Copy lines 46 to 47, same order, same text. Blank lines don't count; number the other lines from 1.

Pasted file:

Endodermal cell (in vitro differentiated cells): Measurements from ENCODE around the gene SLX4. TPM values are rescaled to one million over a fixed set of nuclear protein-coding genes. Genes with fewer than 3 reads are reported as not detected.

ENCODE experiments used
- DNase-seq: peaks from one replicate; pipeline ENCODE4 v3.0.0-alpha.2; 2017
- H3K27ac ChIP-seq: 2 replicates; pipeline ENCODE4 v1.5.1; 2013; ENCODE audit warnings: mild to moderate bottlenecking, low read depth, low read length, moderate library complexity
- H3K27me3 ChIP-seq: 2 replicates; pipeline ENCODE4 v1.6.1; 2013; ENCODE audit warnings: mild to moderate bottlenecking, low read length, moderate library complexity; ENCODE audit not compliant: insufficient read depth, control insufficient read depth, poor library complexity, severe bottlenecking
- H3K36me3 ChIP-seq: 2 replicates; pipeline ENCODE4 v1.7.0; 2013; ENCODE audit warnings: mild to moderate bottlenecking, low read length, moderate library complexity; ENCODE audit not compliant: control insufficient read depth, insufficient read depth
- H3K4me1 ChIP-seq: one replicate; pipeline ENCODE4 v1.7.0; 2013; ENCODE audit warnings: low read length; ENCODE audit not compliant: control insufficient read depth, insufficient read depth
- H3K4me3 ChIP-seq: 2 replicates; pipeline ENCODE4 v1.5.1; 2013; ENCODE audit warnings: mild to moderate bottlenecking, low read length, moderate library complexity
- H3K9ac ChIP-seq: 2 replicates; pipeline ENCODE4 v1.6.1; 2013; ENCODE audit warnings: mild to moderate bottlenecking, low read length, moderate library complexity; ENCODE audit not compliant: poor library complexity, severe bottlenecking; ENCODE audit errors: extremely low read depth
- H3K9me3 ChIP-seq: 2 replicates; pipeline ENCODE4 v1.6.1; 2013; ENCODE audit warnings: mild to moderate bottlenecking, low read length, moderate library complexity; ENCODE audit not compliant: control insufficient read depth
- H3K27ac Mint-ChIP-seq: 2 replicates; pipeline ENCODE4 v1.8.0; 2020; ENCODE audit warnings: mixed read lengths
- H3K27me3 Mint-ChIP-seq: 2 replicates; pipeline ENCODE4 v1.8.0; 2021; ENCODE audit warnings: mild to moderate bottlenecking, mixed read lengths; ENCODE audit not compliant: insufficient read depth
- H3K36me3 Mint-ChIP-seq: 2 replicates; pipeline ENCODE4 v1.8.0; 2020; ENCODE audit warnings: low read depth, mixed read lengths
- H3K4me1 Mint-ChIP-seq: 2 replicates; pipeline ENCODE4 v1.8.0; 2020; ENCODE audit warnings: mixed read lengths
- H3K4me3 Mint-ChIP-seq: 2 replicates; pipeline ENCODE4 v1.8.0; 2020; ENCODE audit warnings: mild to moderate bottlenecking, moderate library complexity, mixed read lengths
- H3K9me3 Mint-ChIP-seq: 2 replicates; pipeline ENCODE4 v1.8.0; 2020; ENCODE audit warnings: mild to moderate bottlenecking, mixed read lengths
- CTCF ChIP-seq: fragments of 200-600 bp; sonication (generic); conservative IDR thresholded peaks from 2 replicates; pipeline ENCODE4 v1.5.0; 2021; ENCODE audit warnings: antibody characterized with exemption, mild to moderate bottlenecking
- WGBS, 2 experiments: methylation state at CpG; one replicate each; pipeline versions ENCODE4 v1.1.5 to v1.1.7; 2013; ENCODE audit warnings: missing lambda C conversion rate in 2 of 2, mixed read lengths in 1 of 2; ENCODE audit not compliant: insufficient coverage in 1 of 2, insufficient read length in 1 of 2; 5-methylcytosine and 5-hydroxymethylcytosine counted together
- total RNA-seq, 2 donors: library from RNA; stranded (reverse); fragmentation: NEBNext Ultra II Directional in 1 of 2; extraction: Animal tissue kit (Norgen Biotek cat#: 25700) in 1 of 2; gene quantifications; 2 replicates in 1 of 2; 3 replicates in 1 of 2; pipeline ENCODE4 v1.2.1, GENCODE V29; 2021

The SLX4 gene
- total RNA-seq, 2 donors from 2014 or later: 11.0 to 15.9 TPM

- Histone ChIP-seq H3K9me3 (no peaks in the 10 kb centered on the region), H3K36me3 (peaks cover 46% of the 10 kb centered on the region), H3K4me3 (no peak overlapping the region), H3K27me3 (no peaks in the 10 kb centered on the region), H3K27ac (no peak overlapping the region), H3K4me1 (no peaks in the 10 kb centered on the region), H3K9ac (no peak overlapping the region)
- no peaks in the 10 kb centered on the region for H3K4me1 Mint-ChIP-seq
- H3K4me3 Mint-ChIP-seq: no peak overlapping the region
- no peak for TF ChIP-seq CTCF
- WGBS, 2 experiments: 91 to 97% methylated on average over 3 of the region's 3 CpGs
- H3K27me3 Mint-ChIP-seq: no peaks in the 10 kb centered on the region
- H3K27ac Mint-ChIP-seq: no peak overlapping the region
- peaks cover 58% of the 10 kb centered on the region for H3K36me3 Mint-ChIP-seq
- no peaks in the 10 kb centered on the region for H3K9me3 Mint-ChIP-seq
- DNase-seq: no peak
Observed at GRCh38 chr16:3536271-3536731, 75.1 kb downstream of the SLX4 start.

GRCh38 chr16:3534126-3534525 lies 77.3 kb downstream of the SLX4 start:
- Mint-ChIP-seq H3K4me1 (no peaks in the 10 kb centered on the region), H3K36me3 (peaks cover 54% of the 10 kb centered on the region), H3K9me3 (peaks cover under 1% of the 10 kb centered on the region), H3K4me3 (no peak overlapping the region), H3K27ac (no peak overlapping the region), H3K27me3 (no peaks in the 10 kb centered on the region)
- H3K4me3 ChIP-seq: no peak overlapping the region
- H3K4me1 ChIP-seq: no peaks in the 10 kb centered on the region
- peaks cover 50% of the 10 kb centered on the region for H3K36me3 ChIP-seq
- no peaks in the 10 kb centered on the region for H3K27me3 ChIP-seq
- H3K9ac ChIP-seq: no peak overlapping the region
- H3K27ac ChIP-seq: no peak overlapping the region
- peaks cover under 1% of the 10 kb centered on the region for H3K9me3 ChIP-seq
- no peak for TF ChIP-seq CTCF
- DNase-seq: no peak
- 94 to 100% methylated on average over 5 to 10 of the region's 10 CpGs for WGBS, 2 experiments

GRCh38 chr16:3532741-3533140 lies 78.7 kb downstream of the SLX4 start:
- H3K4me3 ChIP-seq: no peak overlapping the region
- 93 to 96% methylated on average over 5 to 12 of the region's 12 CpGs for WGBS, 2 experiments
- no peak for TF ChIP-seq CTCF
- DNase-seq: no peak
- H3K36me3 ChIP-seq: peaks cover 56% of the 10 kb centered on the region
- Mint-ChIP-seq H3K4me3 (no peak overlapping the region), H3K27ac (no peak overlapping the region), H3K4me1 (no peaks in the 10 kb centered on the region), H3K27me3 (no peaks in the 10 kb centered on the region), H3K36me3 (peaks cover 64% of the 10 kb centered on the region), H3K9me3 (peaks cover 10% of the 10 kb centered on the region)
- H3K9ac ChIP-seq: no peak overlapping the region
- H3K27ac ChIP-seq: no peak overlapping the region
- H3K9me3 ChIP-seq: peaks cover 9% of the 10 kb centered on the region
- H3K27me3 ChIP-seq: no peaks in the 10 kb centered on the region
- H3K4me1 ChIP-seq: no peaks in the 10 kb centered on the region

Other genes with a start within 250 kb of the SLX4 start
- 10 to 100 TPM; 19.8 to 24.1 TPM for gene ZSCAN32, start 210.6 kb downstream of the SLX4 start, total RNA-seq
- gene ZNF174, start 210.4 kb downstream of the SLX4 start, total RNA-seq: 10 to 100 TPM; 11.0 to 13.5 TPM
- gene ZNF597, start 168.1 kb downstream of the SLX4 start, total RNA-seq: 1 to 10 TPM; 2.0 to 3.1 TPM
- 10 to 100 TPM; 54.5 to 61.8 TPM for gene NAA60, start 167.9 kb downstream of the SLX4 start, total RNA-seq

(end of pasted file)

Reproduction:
- H3K4me3 ChIP-seq: no peak overlapping the region
- 93 to 96% methylated on average over 5 to 12 of the region's 12 CpGs for WGBS, 2 experiments